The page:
Religions (Sep 2021)

Building Emotional Resilience: Japanese Women’s Religious and Spiritual Coping Strategies in the Time of COVID-19

  • Paola Cavaliere

Journal volume & issue
Vol. 12, no. 9
p. 723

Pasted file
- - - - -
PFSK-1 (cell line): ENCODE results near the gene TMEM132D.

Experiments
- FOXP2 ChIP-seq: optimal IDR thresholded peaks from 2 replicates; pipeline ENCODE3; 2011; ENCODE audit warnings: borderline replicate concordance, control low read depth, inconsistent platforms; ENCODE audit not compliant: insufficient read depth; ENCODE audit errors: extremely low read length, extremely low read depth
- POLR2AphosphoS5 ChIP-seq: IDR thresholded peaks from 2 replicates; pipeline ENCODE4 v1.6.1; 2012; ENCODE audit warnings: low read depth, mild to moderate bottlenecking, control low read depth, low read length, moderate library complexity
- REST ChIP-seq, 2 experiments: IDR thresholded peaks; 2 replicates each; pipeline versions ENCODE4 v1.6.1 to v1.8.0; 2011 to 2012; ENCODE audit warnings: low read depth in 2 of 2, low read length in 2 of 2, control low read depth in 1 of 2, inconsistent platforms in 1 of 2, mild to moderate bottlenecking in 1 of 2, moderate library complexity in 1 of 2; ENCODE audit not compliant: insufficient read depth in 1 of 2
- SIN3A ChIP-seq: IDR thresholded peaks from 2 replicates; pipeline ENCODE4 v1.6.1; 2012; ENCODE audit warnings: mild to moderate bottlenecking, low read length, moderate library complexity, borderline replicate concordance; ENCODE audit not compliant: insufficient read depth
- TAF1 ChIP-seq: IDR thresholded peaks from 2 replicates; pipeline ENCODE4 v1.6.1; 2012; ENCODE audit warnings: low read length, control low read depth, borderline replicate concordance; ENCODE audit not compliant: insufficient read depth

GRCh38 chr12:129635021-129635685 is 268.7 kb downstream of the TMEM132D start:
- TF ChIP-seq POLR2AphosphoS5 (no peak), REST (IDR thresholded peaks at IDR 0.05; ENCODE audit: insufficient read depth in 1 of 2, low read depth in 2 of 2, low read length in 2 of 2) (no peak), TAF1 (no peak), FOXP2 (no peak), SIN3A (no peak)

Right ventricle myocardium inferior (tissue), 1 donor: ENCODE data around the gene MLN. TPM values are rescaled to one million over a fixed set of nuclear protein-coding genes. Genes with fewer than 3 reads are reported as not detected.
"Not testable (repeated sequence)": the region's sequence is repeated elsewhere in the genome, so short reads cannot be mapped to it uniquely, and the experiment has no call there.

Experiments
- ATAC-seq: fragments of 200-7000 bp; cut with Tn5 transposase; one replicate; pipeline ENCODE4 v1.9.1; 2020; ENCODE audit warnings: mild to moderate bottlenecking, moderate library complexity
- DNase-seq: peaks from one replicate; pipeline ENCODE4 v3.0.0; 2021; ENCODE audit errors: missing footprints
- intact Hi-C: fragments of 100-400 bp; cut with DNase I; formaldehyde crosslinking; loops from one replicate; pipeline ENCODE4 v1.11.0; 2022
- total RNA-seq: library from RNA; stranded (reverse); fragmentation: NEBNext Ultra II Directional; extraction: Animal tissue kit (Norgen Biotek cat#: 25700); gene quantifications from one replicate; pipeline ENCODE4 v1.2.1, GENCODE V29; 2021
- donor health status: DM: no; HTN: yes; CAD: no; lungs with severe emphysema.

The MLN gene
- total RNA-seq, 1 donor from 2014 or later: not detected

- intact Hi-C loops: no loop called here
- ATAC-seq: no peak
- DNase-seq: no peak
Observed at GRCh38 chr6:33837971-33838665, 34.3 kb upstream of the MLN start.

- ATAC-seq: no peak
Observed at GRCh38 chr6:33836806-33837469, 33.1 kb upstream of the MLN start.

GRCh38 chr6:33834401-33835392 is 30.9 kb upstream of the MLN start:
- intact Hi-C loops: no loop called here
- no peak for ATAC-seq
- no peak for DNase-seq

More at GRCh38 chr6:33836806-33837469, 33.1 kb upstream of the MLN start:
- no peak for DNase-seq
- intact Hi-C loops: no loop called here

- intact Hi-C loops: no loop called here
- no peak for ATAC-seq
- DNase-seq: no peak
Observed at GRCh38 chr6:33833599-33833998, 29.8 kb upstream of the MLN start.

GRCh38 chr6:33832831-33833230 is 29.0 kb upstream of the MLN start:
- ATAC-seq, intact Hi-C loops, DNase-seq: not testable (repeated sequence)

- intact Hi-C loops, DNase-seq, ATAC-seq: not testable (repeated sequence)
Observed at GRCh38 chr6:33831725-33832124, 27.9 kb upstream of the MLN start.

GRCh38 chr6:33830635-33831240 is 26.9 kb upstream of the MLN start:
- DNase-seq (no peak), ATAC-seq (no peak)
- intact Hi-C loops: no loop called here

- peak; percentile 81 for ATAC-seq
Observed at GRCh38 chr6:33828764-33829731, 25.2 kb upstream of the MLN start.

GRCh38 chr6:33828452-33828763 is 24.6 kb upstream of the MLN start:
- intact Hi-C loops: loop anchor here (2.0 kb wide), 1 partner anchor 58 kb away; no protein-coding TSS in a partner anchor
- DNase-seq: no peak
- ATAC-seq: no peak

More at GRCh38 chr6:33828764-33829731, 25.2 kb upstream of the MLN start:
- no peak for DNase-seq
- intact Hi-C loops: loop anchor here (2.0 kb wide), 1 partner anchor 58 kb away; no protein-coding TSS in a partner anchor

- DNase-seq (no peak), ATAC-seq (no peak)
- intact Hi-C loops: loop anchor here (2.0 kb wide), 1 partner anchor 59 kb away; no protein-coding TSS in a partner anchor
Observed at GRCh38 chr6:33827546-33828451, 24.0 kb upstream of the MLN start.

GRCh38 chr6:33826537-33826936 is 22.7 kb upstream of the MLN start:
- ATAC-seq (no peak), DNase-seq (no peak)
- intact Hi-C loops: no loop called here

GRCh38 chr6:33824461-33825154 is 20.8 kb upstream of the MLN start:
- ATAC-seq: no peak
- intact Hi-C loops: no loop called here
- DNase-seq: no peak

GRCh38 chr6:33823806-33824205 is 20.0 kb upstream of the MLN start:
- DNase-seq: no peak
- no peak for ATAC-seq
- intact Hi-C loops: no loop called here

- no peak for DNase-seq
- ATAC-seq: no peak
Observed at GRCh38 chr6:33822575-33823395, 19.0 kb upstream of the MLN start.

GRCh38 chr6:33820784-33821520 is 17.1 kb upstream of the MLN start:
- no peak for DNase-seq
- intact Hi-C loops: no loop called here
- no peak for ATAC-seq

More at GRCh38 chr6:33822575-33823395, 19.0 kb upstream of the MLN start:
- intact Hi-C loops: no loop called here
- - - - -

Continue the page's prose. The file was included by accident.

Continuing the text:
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This paper explores the moderating effect of religious and spiritual coping mechanisms on the COVID-19 pandemic-induced emotional distress among a group of Japanese women practising temple meditation and yoga. A growing body of literature identifies religion and spirituality as sources of coping mechanisms for emotional distress during the pandemic, in that they enable individuals to find ways to improve subjective well-being and quality of life. The study uses a descriptive phenomenological approach, drawing upon narratives collected between September 2020 and June 2021 from thirty-two respondents composed of a mix of religious-affiliated and self-identified non-religious women practising temple meditation and yoga. Findings indicate that more women, including religious affiliates, have favoured spiritual coping mechanisms in the forms of meditation and body–mind practices to build emotional resilience. This reflects a quest for greater subjective well-being to compensate for the increased burden of emotional care during the pandemic. Overall, while organised religions have come to appropriate more holistic forms of spirituality to respond to demands of emotional care, body–mind spiritual practices have become more appealing for younger religious and non-religious Japanese women alike, in that they downplay gender-conforming ideas of the care economy with its emphasis on dedication and dependency.